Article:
But, not everyone seems so impressed. Conservative talk show host Bill O’Reilly dedicated an episode of his show to trying to understand this trend. It seems ‘Gangnam Style’s’ popularity evaded him, and so he decided to deconstruct the appeal. It’s worth watching the 5 minute clip to fully appreciate.
What I think the root of the issue here is that it’s difficult to accept that another nation (an Asian nation, at that) might actually be competitive in the cultural marketplace. As Americans, we have come to accept that the entire world imports our culture. Sports figures, musicians, actors – their names and faces are known worldwide.
There’s some implicit sense of cultural superiority that accompanies this phenomenon. And now, as other nations’ music and film industries are becoming increasingly competitive here in the United States, it seems we’re losing a bit of that notion that what is produced here in the U.S. is obviously the best and should be consumed the world-over.
Korea has managed to do something that the Mongolian music industry is eager to accomplish. They have created an internationally recognized brand of music (K-Pop) that is now on the same playing field as pop music from Australia, Great Britain, and the United States. Granted, Korea has been working at this for decades and has the capital and man power necessary to make the leap from national to international marketing, two things Mongolia is lacking. Still, the K-Pop craze is inspiring to the Mongolian pop industry as musicians and producers develop their own brand by mixing unique Mongolian sounds with the pleasant pop-rock accepted world wide – Mongol Pop.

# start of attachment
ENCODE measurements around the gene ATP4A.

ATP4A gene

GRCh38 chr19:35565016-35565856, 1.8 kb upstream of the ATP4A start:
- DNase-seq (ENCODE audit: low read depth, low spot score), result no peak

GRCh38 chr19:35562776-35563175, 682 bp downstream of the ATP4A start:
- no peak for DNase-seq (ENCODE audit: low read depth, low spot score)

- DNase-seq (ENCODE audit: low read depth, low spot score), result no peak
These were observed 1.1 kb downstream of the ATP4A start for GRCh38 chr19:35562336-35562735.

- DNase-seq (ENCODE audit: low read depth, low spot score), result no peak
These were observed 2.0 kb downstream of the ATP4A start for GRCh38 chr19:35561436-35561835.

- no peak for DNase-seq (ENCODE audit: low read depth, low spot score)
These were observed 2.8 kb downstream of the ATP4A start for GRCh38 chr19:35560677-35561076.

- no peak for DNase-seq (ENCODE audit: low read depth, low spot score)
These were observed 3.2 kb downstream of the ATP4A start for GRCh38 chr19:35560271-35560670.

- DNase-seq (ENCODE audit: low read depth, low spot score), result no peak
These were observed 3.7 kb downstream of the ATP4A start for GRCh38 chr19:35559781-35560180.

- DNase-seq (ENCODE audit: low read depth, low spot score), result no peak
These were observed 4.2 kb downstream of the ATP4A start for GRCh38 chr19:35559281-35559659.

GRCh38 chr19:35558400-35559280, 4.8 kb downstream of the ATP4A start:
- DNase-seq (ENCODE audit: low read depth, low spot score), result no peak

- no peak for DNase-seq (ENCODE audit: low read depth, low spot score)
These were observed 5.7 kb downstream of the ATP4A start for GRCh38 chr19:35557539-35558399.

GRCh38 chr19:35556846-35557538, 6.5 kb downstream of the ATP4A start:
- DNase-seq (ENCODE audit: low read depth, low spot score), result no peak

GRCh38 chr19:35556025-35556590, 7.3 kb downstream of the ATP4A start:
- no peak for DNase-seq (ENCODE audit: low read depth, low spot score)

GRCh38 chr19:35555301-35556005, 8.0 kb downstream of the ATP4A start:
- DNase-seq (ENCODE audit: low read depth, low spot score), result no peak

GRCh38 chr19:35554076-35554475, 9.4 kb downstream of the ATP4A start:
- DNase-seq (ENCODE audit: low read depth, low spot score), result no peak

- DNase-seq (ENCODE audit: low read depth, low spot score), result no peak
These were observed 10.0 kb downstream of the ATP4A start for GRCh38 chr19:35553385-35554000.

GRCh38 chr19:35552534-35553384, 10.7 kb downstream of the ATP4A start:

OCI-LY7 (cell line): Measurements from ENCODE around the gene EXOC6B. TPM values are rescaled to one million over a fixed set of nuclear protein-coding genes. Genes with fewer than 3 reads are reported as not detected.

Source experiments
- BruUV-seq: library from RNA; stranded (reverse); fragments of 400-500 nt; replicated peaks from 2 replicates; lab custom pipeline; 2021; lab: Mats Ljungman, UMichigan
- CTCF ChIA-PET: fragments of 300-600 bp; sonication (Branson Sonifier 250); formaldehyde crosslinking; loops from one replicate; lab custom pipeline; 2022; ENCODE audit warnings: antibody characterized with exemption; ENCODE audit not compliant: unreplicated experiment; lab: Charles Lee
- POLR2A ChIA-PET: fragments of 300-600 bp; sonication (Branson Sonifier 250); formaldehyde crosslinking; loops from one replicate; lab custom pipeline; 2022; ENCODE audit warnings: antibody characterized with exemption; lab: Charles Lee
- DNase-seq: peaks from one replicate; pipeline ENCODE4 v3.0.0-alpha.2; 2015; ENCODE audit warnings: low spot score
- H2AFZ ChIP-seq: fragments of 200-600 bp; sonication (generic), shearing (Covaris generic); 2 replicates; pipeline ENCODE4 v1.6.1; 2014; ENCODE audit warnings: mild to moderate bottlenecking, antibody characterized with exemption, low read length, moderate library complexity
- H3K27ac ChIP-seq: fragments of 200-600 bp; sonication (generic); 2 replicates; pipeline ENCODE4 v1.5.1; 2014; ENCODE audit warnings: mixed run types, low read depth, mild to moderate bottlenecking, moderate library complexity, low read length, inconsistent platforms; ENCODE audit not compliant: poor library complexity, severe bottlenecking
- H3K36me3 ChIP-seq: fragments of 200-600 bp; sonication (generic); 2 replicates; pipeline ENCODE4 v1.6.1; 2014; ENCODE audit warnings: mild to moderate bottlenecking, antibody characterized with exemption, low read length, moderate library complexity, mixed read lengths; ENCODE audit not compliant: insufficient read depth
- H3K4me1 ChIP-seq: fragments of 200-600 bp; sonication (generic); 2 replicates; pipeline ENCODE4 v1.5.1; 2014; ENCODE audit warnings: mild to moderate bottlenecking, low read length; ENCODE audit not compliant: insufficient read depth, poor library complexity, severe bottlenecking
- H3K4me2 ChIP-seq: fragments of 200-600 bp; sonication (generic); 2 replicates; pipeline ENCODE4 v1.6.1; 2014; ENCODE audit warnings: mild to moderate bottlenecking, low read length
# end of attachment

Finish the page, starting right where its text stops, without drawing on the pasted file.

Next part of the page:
I can’t help but feel that the success of ‘Gangnam Style’ must be encouraging to these musicians who are looking to not only be active consumers of culture worldwide, but also producers.
I believe Hallmark has yet to develop a cheesy birthday card celebrating/mocking one’s 850th year. But, Mongolian’s are not letting Chinggis (Ghengis) Khaan’s momentous day go unnoticed. In fact, it seems that they are giving it extra attention.
This past week, Mongolian Parliament has devoted time to debating the official celebration of the Mongolian leader’s birth, mainly what day and how it should be acknowledged. After reading the limited reports I could find (RFL/RE, MAD, UB Post), I am actually more confused about the outcome.
It seems there was debate over whether the government should declare Chinggis Khaan’s birthday a national holiday and celebrate it on a different date than the National Independence Day (November 26) or maintain the practice of celebrating it on the same day. It also appears there was lengthy debate over which day is his actually birthday. Some argue there’s substantial evidence indicating November 14, others say it is difficult to discern using the Gregorian calendar.
The discussion surrounding the issue is quite revealing of Mongolians’ relationship with the ancient conqueror. I was particularly struck by the following statement made during the debate of the birth date:
We Mongolians are undoubtedly the descendants of Chinggis Khaan who are continuing his family lineage and are custodians of his birth place and home land. Today more than ever it is of great significance to determine the birthday of Chinggis Khaan so it can be celebrated. I am especially glad that this discussion is occurring as currently Mongolians mark only two national holidays Tsagaan Sar and Naadam Festivals while celebrating foreign religion such as Valentine’s Day have encroached into the Mongolian psyche. Thus, we must mark the birthday of our Chinggis Khaan nationwide with a magnificent display once a year. It would help our next generations to know about their history, revere their country and grow up with strong affection towards Mongolia.